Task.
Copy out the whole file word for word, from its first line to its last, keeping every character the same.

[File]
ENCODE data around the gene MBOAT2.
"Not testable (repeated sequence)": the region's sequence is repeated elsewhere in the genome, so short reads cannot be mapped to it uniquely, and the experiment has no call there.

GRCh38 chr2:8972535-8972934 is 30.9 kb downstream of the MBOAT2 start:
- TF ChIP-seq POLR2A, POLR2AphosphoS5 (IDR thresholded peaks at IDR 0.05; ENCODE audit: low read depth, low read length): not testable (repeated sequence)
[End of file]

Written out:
ENCODE data around the gene MBOAT2.
"Not testable (repeated sequence)": the region's sequence is repeated elsewhere in the genome, so short reads cannot be mapped to it uniquely, and the experiment has no call there.

GRCh38 chr2:8972535-8972934 is 30.9 kb downstream of the MBOAT2 start:
- TF ChIP-seq POLR2A, POLR2AphosphoS5 (IDR thresholded peaks at IDR 0.05; ENCODE audit: low read depth, low read length): not testable (repeated sequence)